Friday Photo: 18th Century Technology

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Kids who visit the Hammond-Harwood House always want to know why there’s no bathroom. Adults want to know too, but they’re a little more hesitant to ask. We tell them about chamber pots and outhouses, and they get appropriately grossed out, but there were actually flushing toilets in the 18th century. The first patent for one was issued to Alexander Cummings in 1775. Cummings’ innovation was the S-trap, which used water to seal the toilet bowl’s outlet and prevent foul smells from rising from the pipes. The drawing above is a design patented by Joseph Bramah in 1778. He replaced the slide valve of Cummings’ design with a hinged flap. Apparently Queen Victoria’s house on the Isle of Wight, Osbourne House, still has functioning Bramah toilets. Historic toilet tour, anyone?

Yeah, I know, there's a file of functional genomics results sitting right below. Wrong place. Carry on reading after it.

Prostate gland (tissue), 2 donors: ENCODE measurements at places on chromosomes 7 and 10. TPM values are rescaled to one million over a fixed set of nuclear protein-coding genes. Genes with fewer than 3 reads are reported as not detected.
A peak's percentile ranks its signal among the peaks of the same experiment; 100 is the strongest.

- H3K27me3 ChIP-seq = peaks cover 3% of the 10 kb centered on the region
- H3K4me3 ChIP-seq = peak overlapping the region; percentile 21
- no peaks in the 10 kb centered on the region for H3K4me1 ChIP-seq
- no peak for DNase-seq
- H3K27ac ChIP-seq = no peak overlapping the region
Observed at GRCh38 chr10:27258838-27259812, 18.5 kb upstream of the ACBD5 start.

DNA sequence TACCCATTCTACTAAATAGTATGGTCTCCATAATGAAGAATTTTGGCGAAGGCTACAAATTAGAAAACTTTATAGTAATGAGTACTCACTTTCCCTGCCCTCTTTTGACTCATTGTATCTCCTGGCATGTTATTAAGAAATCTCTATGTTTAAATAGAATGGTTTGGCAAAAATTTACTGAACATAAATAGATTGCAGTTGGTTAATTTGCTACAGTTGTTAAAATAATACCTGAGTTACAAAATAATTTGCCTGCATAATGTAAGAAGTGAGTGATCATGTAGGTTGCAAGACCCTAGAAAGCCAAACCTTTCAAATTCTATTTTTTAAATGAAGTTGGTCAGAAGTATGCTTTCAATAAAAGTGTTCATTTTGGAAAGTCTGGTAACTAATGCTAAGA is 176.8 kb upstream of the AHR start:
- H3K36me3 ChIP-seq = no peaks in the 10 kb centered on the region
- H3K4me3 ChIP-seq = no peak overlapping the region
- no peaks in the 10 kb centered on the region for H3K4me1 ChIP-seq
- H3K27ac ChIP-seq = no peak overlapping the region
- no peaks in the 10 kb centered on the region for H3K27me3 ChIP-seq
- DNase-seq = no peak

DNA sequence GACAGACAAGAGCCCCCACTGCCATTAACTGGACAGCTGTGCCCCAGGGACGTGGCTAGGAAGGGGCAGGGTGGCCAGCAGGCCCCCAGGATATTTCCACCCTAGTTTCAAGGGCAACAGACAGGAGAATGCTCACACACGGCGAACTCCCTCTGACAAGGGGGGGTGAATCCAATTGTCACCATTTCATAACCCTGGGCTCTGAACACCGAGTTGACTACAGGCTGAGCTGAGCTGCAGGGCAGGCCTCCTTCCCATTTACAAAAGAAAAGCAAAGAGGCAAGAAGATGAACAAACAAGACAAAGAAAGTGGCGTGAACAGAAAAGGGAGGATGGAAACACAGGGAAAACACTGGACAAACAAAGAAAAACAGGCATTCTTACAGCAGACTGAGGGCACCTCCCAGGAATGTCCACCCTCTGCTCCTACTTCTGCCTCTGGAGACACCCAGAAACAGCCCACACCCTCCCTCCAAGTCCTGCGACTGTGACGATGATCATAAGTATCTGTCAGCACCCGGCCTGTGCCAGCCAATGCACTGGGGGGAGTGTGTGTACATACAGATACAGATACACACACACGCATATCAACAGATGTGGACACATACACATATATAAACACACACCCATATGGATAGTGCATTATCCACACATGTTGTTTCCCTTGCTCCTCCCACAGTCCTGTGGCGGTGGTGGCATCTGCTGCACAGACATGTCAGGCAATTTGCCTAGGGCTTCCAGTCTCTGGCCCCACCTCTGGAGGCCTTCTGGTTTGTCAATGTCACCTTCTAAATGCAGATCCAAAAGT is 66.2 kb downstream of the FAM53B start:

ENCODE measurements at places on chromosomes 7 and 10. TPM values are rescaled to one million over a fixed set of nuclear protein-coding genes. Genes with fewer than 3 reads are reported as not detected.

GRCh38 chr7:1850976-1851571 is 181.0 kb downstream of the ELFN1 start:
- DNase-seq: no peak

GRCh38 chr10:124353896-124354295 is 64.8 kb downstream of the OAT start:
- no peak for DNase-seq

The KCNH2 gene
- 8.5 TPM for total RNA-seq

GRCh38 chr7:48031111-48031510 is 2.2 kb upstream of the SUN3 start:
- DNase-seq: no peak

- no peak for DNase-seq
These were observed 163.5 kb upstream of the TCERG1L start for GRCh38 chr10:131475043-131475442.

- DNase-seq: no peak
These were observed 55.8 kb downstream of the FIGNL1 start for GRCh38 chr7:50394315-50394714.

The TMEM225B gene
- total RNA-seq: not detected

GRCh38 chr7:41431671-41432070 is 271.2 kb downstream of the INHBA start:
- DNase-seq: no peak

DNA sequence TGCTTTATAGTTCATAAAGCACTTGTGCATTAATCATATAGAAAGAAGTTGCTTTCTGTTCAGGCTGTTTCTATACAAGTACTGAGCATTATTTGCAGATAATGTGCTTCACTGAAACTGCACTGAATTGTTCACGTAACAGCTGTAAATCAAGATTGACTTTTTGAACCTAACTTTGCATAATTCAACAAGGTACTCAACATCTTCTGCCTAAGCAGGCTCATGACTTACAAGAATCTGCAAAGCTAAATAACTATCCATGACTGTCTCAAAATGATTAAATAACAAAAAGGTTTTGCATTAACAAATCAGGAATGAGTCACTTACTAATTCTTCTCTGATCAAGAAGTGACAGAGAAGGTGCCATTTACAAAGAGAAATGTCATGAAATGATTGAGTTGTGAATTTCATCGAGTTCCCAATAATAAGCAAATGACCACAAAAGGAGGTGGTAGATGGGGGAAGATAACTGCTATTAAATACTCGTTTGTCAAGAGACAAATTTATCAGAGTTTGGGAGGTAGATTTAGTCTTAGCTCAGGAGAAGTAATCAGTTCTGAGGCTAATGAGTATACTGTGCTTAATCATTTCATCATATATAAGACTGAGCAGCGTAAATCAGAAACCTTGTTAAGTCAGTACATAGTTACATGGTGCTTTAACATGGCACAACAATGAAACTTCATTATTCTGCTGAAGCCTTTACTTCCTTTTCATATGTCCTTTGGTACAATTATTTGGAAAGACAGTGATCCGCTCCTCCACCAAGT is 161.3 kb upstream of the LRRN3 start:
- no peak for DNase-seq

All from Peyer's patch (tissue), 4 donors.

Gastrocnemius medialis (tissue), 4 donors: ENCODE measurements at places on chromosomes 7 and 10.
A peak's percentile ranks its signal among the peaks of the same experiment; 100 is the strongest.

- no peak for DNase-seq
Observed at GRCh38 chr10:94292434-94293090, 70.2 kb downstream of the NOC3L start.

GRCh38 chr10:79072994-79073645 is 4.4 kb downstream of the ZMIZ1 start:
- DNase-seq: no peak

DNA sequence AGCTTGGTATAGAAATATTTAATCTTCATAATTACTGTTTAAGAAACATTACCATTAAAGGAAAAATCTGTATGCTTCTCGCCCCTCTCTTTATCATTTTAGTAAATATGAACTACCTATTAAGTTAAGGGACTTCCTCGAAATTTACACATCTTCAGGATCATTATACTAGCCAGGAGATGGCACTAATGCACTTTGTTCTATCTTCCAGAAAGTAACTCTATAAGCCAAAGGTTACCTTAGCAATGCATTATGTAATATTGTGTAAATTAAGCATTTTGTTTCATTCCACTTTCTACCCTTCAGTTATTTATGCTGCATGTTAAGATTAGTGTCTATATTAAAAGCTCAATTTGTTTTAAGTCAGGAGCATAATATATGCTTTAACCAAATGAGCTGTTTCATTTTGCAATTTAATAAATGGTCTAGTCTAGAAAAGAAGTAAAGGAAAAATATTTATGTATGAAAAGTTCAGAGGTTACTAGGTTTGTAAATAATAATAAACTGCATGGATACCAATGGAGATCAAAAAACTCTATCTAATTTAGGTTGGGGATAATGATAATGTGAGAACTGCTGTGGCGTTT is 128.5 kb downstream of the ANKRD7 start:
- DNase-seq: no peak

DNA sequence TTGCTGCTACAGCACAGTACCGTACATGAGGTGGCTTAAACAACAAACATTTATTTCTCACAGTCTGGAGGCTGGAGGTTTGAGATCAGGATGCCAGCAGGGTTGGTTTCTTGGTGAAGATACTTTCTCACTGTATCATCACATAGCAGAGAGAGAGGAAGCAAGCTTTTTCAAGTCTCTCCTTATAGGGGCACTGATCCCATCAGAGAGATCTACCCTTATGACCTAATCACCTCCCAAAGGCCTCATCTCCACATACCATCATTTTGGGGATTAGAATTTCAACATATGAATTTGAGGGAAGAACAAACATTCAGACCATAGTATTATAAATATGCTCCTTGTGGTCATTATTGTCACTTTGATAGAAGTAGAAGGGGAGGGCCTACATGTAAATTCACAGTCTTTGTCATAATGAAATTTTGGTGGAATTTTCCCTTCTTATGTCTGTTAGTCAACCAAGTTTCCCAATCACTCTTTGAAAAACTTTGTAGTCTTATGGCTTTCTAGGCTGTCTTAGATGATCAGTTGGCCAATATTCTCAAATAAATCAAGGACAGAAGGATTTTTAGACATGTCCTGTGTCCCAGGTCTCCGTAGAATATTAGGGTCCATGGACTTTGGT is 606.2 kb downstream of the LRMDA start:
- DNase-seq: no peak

Posted on Jan 13, 2012 in by Hammond-Harwood House



Hammond-Harwood House

The mission of the Hammond-Harwood House Association is to preserve and to interpret the architecturally significant Hammond-Harwood House Museum and its collection of fine and decorative arts, and to explore the diverse social history associated with its occupants, both free and enslaved, for the purposes of education and appreciation.
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